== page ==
But any feasible execution method will be imperfect, subject to equipment malfunction and human error, and arguably inferior to available alternatives. The Supreme Court has not ruled on the constitutionality of an execution method since it upheld the use of firing squads in 1878. If it endorses the Eighth Amendment standard urged by Baze and Bowling, it will invite endless litigation over the details of each state's procedures.
It's worth recalling that state legislatures adopted lethal injection in response to the shortcomings of the electric chair and the gas chamber, which themselves were presented as more humane alternatives to hanging. All of these methods, if they're done properly, can kill a man with minimal pain, but they can also be botched, and none is pleasant to witness.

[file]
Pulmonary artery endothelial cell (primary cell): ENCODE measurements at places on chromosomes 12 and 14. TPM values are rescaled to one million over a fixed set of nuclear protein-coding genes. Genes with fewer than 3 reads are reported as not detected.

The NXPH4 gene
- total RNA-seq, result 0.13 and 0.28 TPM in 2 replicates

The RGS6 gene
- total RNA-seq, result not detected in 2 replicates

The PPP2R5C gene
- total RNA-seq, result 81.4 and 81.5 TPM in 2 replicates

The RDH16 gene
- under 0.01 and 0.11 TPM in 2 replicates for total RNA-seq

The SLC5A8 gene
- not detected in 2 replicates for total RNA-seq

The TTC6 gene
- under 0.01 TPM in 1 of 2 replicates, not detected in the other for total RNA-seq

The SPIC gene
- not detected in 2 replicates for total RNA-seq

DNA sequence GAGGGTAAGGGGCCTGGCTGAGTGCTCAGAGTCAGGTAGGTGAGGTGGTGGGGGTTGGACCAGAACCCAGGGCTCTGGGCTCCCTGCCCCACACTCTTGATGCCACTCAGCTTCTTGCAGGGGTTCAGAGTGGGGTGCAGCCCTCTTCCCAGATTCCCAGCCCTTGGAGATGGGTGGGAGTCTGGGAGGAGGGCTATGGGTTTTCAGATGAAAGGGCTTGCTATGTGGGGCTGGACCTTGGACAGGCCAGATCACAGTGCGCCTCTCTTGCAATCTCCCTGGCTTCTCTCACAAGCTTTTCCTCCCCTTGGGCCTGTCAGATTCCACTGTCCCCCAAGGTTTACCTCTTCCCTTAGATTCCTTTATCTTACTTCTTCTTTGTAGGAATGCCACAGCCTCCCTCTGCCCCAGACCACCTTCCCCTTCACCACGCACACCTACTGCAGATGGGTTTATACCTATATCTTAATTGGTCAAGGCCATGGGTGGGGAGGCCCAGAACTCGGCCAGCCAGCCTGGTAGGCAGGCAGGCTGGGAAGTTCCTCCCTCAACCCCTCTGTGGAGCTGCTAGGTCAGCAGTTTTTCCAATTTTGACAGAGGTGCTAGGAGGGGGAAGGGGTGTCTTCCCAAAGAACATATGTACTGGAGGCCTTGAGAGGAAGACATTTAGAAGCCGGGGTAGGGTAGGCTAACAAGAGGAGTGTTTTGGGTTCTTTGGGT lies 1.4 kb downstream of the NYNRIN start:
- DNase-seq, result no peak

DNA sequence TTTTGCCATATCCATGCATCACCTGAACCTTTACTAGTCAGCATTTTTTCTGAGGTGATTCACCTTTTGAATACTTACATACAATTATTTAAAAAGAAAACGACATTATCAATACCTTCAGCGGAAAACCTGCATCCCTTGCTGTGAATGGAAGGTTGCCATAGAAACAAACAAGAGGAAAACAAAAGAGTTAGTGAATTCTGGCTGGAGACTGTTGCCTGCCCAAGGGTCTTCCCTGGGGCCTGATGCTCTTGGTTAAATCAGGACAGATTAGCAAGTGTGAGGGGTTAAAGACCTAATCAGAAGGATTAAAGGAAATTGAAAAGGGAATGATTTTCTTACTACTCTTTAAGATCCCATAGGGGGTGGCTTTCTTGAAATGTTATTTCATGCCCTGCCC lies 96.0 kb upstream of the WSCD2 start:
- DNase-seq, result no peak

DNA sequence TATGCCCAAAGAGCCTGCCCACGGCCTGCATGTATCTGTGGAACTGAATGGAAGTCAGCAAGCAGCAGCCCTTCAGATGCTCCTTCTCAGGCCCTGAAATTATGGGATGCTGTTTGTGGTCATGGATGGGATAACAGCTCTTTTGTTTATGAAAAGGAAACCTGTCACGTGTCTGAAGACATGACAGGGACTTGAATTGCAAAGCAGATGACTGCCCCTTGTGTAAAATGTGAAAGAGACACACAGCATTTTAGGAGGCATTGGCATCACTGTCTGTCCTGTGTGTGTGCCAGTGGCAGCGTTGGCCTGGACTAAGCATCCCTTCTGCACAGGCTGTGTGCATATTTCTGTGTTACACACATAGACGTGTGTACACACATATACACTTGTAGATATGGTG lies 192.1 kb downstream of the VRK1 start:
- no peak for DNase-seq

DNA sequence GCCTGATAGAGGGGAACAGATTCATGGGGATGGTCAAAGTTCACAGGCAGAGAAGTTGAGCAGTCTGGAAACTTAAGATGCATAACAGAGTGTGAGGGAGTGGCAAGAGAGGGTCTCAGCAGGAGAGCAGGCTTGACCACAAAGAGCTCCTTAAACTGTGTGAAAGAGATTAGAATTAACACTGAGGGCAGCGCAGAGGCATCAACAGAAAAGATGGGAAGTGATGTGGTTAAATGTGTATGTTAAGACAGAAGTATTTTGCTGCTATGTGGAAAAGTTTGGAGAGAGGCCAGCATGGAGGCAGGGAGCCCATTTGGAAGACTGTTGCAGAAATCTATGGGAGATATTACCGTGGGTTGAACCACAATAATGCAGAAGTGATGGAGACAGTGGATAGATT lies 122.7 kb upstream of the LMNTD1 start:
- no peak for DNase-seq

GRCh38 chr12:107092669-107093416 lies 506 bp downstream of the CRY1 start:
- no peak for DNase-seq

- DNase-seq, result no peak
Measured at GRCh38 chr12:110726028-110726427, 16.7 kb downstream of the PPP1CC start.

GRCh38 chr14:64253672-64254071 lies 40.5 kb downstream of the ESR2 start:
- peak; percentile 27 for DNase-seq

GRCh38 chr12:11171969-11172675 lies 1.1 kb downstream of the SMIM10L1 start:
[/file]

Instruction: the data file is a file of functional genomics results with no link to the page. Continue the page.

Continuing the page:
On that score, it's striking that abolitionists‚ accounts of botched executions often feature gruesome details that do not indicate prolonged suffering, such as involuntary defecation, smoking skin, and accidentally severed heads. If a man is already unconscious or dead, the condition of his body cannot cause him any discomfort. Why does it still upset people who see or hear about it?
This is a question that should interest conservatives who believe disgust reflects moral intuition. If the aim is to quickly and reliably kill people while inflicting as little pain as possible, it would be hard to improve on the guillotine or a close-range shot to the back of the head. Yet we shrink from such methods, perhaps because they too vividly display the reality of killing a man in cold blood.